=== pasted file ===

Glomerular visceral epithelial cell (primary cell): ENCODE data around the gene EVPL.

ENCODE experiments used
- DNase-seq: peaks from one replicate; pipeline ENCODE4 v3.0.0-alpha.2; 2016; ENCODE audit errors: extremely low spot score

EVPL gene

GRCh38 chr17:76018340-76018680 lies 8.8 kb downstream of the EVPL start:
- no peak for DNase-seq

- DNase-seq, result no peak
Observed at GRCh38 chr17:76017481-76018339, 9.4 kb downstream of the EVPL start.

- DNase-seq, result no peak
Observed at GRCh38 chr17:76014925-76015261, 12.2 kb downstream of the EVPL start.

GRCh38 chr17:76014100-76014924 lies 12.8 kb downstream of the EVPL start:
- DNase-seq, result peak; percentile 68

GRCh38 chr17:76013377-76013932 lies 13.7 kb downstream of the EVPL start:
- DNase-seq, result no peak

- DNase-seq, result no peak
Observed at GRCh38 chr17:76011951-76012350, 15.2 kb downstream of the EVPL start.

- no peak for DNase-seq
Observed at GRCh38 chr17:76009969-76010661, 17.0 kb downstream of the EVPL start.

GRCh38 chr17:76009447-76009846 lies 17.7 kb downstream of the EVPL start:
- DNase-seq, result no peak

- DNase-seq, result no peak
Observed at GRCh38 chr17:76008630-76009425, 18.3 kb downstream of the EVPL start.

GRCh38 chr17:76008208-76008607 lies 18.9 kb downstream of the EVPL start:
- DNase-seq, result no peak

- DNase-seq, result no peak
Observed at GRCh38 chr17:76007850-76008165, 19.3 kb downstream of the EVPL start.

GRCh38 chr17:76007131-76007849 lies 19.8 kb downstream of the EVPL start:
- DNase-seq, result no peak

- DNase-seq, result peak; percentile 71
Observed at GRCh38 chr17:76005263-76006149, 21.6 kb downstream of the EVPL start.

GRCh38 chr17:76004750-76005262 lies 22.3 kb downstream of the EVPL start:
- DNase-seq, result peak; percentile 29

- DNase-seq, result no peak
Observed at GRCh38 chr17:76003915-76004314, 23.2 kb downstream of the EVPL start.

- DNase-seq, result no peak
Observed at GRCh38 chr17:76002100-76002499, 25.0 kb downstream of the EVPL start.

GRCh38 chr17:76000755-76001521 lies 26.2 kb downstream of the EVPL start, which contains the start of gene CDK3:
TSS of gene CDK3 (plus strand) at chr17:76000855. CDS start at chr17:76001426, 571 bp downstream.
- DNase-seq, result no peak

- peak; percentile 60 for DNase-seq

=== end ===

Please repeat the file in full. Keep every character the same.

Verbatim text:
Glomerular visceral epithelial cell (primary cell): ENCODE data around the gene EVPL.

ENCODE experiments used
- DNase-seq: peaks from one replicate; pipeline ENCODE4 v3.0.0-alpha.2; 2016; ENCODE audit errors: extremely low spot score

EVPL gene

GRCh38 chr17:76018340-76018680 lies 8.8 kb downstream of the EVPL start:
- no peak for DNase-seq

- DNase-seq, result no peak
Observed at GRCh38 chr17:76017481-76018339, 9.4 kb downstream of the EVPL start.

- DNase-seq, result no peak
Observed at GRCh38 chr17:76014925-76015261, 12.2 kb downstream of the EVPL start.

GRCh38 chr17:76014100-76014924 lies 12.8 kb downstream of the EVPL start:
- DNase-seq, result peak; percentile 68

GRCh38 chr17:76013377-76013932 lies 13.7 kb downstream of the EVPL start:
- DNase-seq, result no peak

- DNase-seq, result no peak
Observed at GRCh38 chr17:76011951-76012350, 15.2 kb downstream of the EVPL start.

- no peak for DNase-seq
Observed at GRCh38 chr17:76009969-76010661, 17.0 kb downstream of the EVPL start.

GRCh38 chr17:76009447-76009846 lies 17.7 kb downstream of the EVPL start:
- DNase-seq, result no peak

- DNase-seq, result no peak
Observed at GRCh38 chr17:76008630-76009425, 18.3 kb downstream of the EVPL start.

GRCh38 chr17:76008208-76008607 lies 18.9 kb downstream of the EVPL start:
- DNase-seq, result no peak

- DNase-seq, result no peak
Observed at GRCh38 chr17:76007850-76008165, 19.3 kb downstream of the EVPL start.

GRCh38 chr17:76007131-76007849 lies 19.8 kb downstream of the EVPL start:
- DNase-seq, result no peak

- DNase-seq, result peak; percentile 71
Observed at GRCh38 chr17:76005263-76006149, 21.6 kb downstream of the EVPL start.

GRCh38 chr17:76004750-76005262 lies 22.3 kb downstream of the EVPL start:
- DNase-seq, result peak; percentile 29

- DNase-seq, result no peak
Observed at GRCh38 chr17:76003915-76004314, 23.2 kb downstream of the EVPL start.

- DNase-seq, result no peak
Observed at GRCh38 chr17:76002100-76002499, 25.0 kb downstream of the EVPL start.

GRCh38 chr17:76000755-76001521 lies 26.2 kb downstream of the EVPL start, which contains the start of gene CDK3:
TSS of gene CDK3 (plus strand) at chr17:76000855. CDS start at chr17:76001426, 571 bp downstream.
- DNase-seq, result no peak

- peak; percentile 60 for DNase-seq